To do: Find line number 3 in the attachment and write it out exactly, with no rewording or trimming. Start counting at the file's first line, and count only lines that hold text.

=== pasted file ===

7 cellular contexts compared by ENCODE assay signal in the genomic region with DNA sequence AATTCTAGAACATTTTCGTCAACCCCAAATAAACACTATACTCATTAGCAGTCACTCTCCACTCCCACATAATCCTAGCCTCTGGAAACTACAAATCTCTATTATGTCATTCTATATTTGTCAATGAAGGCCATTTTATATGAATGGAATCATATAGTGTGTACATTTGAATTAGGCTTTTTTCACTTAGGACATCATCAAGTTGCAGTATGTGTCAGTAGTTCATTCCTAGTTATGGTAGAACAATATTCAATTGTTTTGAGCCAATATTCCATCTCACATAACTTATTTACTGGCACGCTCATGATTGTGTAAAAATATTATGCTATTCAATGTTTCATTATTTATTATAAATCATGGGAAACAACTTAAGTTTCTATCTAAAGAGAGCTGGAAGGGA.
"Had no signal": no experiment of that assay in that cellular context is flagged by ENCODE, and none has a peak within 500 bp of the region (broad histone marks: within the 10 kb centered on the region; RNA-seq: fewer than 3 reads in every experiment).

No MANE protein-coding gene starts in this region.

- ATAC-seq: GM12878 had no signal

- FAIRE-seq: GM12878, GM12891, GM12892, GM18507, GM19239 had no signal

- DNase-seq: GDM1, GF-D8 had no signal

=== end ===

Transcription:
No MANE protein-coding gene starts in this region.